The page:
In times of crisis, people feel alone with their anxiety, panic,
anger, frustrations and depression. One of the goals of peer-run crisis respite
is to provide connections and relationships that can lessen the intensity of
these feelings. These non-medical alternative programs offer a comfortable,
non-judgmental environment in which one might be able to process stresses as
well as explore new options. The hope is that these interactions will result in
fresh, short-term solutions and a wider array of options for handling future
As people have an opportunity to stay connected to peers while
moving through challenging thoughts, feelings and impulses, the need for
external intervention is diminished. This alternative approach to handling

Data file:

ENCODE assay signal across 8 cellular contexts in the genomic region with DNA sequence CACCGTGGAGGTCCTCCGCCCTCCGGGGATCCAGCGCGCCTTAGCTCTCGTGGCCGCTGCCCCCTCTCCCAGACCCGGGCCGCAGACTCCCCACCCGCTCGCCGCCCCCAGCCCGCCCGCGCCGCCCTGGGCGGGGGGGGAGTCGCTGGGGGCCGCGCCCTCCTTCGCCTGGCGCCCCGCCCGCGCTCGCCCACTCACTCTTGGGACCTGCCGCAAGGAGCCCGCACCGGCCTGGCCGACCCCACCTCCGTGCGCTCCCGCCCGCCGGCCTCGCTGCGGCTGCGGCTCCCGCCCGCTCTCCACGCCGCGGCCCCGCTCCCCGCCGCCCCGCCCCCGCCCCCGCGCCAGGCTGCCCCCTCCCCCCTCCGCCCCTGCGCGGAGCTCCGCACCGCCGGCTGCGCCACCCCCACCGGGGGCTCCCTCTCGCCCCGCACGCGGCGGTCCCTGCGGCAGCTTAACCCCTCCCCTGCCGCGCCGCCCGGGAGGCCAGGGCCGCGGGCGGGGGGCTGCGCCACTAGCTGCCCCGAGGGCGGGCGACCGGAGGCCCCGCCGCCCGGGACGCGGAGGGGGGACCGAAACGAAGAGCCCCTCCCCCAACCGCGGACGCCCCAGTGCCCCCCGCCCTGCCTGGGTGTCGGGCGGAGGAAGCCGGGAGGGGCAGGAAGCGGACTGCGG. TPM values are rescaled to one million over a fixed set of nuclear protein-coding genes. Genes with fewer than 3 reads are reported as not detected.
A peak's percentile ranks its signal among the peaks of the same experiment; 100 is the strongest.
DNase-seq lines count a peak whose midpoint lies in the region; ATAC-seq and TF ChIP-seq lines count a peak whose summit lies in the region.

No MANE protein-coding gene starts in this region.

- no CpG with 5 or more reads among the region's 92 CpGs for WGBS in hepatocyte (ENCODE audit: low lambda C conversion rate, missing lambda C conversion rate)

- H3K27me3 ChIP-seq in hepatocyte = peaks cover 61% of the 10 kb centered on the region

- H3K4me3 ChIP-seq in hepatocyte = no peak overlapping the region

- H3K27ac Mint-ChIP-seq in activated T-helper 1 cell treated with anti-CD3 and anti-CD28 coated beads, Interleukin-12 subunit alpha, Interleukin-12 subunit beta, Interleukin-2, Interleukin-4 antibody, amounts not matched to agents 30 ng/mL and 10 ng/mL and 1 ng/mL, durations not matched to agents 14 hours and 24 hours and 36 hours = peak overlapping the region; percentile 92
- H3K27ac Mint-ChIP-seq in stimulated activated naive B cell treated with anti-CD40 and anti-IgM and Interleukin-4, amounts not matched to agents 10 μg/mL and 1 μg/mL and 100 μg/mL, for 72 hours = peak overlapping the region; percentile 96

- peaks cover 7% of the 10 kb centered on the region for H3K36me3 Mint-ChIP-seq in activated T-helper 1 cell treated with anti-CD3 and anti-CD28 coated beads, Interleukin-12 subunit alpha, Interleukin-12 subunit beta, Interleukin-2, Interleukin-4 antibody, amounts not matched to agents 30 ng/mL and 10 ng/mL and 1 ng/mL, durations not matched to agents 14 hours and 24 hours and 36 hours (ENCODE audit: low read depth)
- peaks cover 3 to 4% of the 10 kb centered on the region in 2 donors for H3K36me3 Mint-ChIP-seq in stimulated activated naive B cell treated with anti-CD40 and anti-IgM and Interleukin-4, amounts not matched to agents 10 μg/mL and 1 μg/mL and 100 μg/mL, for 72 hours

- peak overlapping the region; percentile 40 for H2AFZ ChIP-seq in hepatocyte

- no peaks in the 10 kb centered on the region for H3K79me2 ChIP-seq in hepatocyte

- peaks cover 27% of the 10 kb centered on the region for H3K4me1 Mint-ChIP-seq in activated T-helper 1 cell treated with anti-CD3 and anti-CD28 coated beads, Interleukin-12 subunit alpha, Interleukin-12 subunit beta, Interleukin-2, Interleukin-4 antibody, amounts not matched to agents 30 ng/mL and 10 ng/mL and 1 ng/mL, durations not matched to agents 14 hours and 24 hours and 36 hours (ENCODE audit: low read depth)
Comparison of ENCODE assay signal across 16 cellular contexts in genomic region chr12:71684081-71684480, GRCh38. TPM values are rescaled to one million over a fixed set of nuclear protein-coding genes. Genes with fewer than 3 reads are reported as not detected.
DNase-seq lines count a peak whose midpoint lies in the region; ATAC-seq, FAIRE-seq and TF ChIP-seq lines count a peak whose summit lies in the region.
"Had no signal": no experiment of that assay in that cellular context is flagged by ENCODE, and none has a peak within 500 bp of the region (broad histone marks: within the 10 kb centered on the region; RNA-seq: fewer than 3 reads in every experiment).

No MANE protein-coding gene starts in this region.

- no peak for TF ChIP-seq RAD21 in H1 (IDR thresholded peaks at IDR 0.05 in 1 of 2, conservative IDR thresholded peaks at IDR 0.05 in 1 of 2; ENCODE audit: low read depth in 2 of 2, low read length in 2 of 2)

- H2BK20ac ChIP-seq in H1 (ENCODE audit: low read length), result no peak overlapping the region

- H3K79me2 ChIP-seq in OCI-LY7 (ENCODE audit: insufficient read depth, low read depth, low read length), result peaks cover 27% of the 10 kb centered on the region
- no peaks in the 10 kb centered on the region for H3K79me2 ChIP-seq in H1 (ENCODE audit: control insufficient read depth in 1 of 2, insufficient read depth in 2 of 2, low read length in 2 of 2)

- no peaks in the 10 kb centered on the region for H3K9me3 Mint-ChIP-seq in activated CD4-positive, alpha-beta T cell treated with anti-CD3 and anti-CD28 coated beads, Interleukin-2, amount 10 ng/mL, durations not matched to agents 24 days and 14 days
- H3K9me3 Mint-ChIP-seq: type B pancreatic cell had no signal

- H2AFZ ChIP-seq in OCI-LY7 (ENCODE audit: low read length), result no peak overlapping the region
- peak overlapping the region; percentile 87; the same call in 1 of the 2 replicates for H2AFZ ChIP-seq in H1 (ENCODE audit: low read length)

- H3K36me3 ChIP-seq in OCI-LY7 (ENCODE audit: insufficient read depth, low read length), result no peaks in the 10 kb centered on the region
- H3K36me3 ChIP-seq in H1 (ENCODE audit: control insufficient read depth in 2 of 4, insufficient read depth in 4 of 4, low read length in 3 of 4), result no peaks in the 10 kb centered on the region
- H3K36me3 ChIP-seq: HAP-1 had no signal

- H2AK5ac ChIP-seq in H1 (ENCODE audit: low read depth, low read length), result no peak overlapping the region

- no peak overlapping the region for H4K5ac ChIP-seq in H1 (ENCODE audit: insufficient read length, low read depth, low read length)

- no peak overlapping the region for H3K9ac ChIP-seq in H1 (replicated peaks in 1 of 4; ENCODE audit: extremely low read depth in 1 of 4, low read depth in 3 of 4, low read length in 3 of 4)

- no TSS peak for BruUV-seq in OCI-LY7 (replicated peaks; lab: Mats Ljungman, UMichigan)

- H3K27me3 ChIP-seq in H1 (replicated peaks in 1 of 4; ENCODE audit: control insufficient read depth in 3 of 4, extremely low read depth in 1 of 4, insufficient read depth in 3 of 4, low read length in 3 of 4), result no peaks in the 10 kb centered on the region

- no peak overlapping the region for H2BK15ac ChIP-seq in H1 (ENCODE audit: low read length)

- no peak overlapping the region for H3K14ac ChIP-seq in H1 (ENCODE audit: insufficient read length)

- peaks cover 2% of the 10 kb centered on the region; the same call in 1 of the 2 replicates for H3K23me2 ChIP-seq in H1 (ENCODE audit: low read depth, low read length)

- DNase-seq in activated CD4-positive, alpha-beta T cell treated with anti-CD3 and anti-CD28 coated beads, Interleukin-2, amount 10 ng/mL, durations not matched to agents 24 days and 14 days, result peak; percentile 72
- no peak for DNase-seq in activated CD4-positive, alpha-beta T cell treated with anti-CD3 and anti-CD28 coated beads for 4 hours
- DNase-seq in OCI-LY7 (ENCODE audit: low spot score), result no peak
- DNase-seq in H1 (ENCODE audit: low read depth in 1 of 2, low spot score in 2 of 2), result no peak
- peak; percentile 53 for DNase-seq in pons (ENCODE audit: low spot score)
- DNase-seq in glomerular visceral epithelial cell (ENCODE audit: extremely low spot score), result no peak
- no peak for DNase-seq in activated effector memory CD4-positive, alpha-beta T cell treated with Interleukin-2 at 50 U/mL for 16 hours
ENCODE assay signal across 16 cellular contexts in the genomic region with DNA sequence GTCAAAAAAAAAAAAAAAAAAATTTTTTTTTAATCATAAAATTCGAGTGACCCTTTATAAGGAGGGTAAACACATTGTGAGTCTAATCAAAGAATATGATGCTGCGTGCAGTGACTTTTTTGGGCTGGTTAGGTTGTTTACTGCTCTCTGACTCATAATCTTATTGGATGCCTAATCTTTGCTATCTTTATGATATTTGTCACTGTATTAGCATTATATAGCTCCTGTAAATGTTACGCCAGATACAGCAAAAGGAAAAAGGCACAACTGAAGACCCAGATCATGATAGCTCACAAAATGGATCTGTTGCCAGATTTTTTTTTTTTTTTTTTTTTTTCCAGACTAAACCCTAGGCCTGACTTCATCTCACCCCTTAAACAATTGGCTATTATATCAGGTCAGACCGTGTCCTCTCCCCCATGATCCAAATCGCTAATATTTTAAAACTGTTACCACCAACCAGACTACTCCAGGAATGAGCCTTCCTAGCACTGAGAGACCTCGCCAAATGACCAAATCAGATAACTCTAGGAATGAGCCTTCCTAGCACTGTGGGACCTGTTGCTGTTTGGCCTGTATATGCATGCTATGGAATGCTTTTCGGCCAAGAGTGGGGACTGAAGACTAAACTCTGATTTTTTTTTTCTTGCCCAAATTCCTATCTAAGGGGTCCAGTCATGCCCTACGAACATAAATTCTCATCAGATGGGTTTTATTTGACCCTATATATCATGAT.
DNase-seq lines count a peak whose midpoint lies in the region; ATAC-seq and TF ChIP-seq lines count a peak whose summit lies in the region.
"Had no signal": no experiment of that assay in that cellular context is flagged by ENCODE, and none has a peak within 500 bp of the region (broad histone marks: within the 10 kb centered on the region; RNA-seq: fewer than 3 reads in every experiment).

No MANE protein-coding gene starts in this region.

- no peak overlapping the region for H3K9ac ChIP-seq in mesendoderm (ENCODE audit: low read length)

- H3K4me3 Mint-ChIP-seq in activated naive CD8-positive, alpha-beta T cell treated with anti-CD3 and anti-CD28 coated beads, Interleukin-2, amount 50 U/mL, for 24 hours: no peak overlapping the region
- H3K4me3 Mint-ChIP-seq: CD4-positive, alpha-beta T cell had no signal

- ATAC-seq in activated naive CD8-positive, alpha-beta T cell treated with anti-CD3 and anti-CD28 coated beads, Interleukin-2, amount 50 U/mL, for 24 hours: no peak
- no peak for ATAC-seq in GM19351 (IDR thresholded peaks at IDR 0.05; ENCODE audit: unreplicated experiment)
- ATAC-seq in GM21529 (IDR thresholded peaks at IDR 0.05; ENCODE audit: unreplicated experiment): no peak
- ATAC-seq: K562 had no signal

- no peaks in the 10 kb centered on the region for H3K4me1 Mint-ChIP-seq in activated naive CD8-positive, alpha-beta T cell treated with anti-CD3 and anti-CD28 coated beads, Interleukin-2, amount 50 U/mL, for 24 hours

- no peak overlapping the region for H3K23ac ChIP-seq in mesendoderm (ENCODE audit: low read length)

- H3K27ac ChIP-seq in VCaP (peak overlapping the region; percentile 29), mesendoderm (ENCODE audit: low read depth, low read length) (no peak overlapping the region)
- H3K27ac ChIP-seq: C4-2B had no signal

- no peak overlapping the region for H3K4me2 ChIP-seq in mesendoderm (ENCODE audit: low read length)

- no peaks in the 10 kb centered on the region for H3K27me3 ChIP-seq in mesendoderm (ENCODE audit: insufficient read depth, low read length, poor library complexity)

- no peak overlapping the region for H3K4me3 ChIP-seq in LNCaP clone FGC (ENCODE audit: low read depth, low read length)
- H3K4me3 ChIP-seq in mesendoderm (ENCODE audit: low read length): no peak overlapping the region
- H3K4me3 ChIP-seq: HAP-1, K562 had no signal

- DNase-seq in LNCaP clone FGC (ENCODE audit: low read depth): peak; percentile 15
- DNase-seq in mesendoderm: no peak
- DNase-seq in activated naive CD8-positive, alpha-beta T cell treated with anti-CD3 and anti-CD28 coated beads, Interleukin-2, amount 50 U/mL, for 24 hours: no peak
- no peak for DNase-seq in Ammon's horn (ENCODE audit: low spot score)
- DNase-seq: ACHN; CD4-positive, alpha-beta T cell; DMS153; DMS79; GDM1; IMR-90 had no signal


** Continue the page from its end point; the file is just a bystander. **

crisis teaches people healthier attitudes about themselves and others. With
increased skills, individuals can reduce or even eliminate their
susceptibilities to the pressures that cause overwhelming emotional distress.
Alternatives to Suicide: Lessons from the Western Massachusetts Recovery Learning Community
Webinar archive now available!
Alternatives to Suicide peer support groups exist because the opportunity to talk about feelings of hopelessness to empathic ears can decrease the inclination to act on suicidal feelings. This webinar, held on April 24, 2013, discussed the need for and development of peer-run support groups for people struggling with suicidal feelings and thoughts. Presenters: Janice Sorensen and Sean Donovan.
Rose House Peer-Run Hospital Diversion Program - Tour and Introduction
Keya House Tour
A tour of the Keya House, a peer-run crisis respite center in Lincoln, NE. The house offers an alternative to more traditional medical-oriented crisis services for as many as four people at a time with mental health problems. For more information on the Keya House, visit http://keya.mha-ne.org